On the one hand, a civilian taking a direct part in hostilities one single time, or sporadically, who later detaches himself from that activity, is a civilian who, starting from the time he detached himself from that activity, is entitled to protection from attack.  He is not to be attacked for the hostilities he committed in the past.  On the other hand a civilian who has joined a terrorist organization which has become his "home," and in the framework of his role in that organization he commits a chain of hostilities, with short periods of rest between them, loses his immunity from attack.... Indeed, regarding such a civilian, the rest between hostilities is nothing other than preparation for the next hostility.
The Court goes on to say that there are gray areas in between--but so far as I can tell, the policemen are not in the gray area.  Even if they have launched rockets against Israel at some point in their lives, they are protected civilians unless launching rockets or helping those who do is pretty much their "day job."

 And the Court adds, "if the harm is not only to a civilian directly participating in hostilities, rather also to innocent civilians nearby, the harm to the civilians is collateral damage.  That damage must withstand the proportionality test."  Has Israel been passing this test?  Ha'aretz columnist Gideon Levy thinks Israelis haven't even been asking the question:
They liquidated Nizar Ghayan?  Nobody counts the 20 women and children who lost their lives in the same attack.  There was a massacre of dozens of officers during their graduation ceremony from the police academy?  Acceptable.  Five little sisters?  Allowed.  Palestinians are dying in hospitals that lack medical equipment?  Peanuts.  Whatever happened to the not-so-good old days of Salah Shahadeh?  When we liquidated him in July 2002, we also killed 15 women and children.  At least back then, moral qualms were raised for a moment.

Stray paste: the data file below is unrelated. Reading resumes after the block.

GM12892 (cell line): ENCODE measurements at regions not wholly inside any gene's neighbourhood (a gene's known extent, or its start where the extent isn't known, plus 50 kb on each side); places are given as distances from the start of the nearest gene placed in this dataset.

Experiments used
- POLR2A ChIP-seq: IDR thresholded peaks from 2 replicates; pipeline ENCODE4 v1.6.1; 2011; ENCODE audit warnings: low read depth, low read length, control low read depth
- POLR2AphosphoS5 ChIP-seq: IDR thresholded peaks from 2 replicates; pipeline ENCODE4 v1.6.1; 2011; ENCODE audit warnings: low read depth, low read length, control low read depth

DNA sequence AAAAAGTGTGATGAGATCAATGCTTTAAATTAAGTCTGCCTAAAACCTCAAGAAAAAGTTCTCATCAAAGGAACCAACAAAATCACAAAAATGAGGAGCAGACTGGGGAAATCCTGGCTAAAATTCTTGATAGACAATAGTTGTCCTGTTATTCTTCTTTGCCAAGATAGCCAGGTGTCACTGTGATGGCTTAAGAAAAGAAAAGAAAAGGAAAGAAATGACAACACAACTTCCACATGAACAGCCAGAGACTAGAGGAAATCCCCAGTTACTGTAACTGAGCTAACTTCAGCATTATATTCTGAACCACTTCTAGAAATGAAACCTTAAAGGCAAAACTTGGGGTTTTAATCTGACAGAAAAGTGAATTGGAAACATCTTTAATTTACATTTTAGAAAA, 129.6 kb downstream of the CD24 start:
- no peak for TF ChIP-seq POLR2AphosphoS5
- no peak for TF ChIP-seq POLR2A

I can't answer the question of proportionality.  The fact is, nobody has ever proposed an operational test of how you weigh a military objective against "collateral damage"--our antiseptic euphemism for dead and maimed civilians who were at the wrong place at the wrong time.  Recently, I asked a thoughtful U.S. Army major--a Ranger who had commanded combat troops in Iraq--what the operational test was.  After a moment of thought, he replied that it lies mainly in the choice of weapons.  If a sniper shot at his troops from the roof of an apartment building full of people, he explained, you don't use high-caliber ammunition that will take the building apart.  But today's Times story suggests that that is exactly what Israeli troops are doing when they "go in 'heavy'."  And--more to the point of Levy's questions--there simply is no formula, even a vague one, that could answer the question of proportionality in numerical terms.

So what about the Ghayan killing that Levy mentions?  Ghayan was a senior Hamas leader, and seems like a lawful target under AP I.  But the dead included his wives, several children, and whoever else was around at the time.  Is that level of death proportionate to the value of the military objective, as AP I requires?  How on earth do you tell?

But let's be clear about this:  proportionality only comes in when the targets are legitimate.  Proportionality under JIB concerns civilian deaths when attacking a legitimate military target.  If Israel is targeting all the institutions of Hamas's civil government of Gaza, including all those who work in those targets, it seems to be going after civilians--to repeat again, not only according to international law that Israel rejects, but also according to the law of war as Israel's own Supreme Court understands it.  If that's right, the attacks are illegal even without reaching the question of proportionality.



Comments: